On a day when Australia’s unemployment rate stayed put, business commentators were distracted by the goings on at two of the country’s most well-known companies: David Jones and Fairfax Media. Two scribes take aim at the corporate governance issues at David Jones in the wake of intriguing director trading just prior to the release of sales figures, which came on the back of the sudden departure of chief executive Paul Zahra.
It seems investors want Zahra back after long being critical of the results he has achieved. With no succession plan in place and signs of Zahra’s strategy taking root, it’s a case of the devil you know.
Meanwhile, Fairfax’s strategy gets put under the microscope by jotters who ponder whether the group committed too early to an all-out digital focus.
First to David Jones. Earlier this week we mentioned you would hear more about the share trading activities of two directors, but that’s not the only thing that has investors upset. According to The Australian Financial Review Chanticleer columnist Michael Smith, the decision of Paul Zahra to quit has “unearthed deeper concerns about how the board is handling succession and corporate governance issues”.
“David Jones already has a chequered history when it comes to corporate governance and market disclosure after the way it handled a hoax private equity takeover in mid-2012. The lack of retail experience on the board, concern over the remuneration report, share trading and Zahra’s departure are all issues the company needs to address.”
That’s quite a list.
On the share trading front, one can only wonder why directors were buying stock three days prior to the release of market-sensitive sales figures. No one is suggesting any foul play, but it’s not a good look, as Fairfax’s Elizabeth Knight, who first broke the news, explains.
“Whether it is a legal problem is a matter for the Australian Companies and Securities Commission. Given the two directors sought the approval of Mason before they acquired the stock, ASIC regulators may be elbowing their way through the crowd of investors outside the chairman's office… To have sanctioned these share purchases appears to be an error of judgment by Mason whose experience of public companies is extensive.”
For a company like David Jones, which is facing plenty of headwinds, the last thing it needs is an angrier group of shareholders.
Another company facing turbulence, Fairfax Media, yesterday confronted its own group of disgruntled shareholders. This time, however, the board dodged a strike on its remuneration report, suggesting investors are coming round or, perhaps, just not upset enough to cause a board spill.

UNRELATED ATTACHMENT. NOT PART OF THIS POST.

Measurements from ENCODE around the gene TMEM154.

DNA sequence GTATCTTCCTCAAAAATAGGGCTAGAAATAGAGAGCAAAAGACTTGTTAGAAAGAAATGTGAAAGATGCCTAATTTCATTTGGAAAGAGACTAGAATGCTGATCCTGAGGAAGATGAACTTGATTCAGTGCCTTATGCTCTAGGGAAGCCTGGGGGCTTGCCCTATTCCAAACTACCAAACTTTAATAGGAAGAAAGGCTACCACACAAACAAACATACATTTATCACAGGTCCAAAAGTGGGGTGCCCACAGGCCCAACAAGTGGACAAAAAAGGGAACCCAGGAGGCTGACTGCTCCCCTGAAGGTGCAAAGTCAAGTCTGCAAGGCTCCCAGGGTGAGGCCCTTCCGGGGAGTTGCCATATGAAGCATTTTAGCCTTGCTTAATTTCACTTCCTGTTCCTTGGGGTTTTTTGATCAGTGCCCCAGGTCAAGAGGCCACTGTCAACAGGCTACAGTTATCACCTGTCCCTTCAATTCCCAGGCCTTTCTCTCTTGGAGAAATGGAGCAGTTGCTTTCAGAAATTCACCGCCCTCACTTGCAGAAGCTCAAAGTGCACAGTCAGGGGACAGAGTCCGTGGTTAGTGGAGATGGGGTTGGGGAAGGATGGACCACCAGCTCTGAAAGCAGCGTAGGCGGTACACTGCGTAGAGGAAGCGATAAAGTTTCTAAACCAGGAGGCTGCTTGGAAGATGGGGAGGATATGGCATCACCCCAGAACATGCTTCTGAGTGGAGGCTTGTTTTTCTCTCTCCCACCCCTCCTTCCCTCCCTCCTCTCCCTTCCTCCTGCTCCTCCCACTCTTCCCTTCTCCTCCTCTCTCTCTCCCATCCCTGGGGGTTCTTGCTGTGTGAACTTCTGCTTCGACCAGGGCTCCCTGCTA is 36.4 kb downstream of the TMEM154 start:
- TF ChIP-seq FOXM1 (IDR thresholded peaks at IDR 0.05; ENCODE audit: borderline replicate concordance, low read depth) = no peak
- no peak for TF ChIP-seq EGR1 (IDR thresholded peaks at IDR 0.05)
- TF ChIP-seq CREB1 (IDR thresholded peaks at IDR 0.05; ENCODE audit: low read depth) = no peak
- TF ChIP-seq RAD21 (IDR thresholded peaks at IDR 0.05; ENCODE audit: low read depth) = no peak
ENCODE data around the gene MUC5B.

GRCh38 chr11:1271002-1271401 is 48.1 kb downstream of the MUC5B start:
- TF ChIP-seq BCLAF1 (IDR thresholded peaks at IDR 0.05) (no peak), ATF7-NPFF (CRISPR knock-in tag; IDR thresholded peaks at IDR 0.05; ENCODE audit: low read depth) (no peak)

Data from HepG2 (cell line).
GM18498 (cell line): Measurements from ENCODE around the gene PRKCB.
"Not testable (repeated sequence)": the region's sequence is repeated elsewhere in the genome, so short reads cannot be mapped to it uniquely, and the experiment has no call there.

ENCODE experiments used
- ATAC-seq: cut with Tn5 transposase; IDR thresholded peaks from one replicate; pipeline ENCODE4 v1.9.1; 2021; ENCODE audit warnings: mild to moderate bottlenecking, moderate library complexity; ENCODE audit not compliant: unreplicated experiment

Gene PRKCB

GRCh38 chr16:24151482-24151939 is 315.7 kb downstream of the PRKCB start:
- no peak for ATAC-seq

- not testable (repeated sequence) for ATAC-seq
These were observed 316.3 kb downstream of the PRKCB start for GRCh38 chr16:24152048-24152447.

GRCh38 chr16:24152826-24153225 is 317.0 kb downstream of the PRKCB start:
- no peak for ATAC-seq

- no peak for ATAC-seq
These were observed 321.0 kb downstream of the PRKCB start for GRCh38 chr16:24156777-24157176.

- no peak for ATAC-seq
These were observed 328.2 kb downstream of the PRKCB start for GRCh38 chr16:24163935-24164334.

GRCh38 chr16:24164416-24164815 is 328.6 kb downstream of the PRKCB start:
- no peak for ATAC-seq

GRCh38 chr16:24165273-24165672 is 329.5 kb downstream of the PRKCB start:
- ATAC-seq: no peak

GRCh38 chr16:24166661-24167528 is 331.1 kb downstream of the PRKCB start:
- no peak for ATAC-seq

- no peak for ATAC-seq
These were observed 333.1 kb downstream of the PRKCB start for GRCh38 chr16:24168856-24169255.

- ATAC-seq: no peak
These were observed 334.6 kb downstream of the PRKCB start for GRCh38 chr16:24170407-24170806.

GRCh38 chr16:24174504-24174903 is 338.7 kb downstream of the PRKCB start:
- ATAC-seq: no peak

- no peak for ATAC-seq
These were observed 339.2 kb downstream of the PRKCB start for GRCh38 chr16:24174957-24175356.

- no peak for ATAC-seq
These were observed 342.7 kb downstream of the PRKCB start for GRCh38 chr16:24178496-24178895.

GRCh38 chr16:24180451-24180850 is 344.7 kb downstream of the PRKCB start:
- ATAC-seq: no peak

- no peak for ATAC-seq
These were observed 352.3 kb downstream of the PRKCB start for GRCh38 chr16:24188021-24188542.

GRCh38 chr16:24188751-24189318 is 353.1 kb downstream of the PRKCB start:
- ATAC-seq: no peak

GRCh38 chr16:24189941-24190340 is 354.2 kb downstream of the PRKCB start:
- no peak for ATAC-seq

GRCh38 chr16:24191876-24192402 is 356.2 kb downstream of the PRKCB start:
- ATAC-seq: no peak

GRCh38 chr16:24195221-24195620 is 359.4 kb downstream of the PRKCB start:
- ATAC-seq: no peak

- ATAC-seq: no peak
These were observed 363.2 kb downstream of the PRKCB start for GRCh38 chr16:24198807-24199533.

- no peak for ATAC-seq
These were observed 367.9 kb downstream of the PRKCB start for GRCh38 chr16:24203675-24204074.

The media group’s boss, Greg Hywood, is trying to manage a possible terminal decline in the print business, but The Australian’s Darren Davidson wonders why he has so publicly talked down the most lucrative part of the company.
“After decades of damaging mismanagement and standing still, Fairfax was applauded by some for making tough decisions when it announced the closure of printing presses and a digital-first strategy. But timing is everything and Fairfax is abandoning print much quicker than its readers and advertisers would like.”
Business Spectator’s Stephen Bartholomeusz, meanwhile, notes the challenges facing the media group’s chief executive as he tries navigate the changing media landscape. It appears he has a fresh problem in the form of its regionals division.
“Perhaps most disconcerting among those numbers is the performance of the regionals, given that the plight of the metros has been evident for some years. The regionals had, until recently, been quite resilient but their revenues fell 10.4 per cent and their earnings before interest and tax 20.7 per cent last year. That rate of decline is ongoing, creating another front to test management and another source of instability.”
The term ‘another source of instability’ is the last thing Fairfax shareholders want to hear.
Moving to finance, The Australian’s Richard Gluyas delves into the murky issue of bad debt provisions. There has been much debate about the true strength of the big four banks’ results given a fall in provisions was a key factor behind the lift in earnings, but Gluyas sees it as rate cuts doing their job.
Elsewhere, the AFR’s Jonathan Shapiro explains how new capital requirements on banks are changing the landscape and providing hedge funds with opportunities, while his colleague Karen Maley adds that the hedge funds aren’t just going after the banks’ business but also their best staff.
It’s a tough new world out there for financial institutions, but given the salaries at the top and the once again growing profits, few will shed a tear.
Meanwhile, The Australian’s Andrew White argues that the Foreign Investment Review Board’s decision on the proposed Yancoal Australia privatisation will have implications for the planned takeover of GrainCorp, while the AFR’s Laura Tingle warns the latter deal could provide the perfect storm to fracture Coalition unity.
Finally, Fairfax’s Adele Ferguson gets her hands on Nielsen’s Retail Barometer report and notes that the German-owned Aldi is teaching Coles and Woolworths a thing or two, while the AFR’s Jennifer Hewett spots signs of economic improvement on the back of the latest stable jobs numbers.
However, it’s hardly a rapid improvement and you have to look very closely to notice it.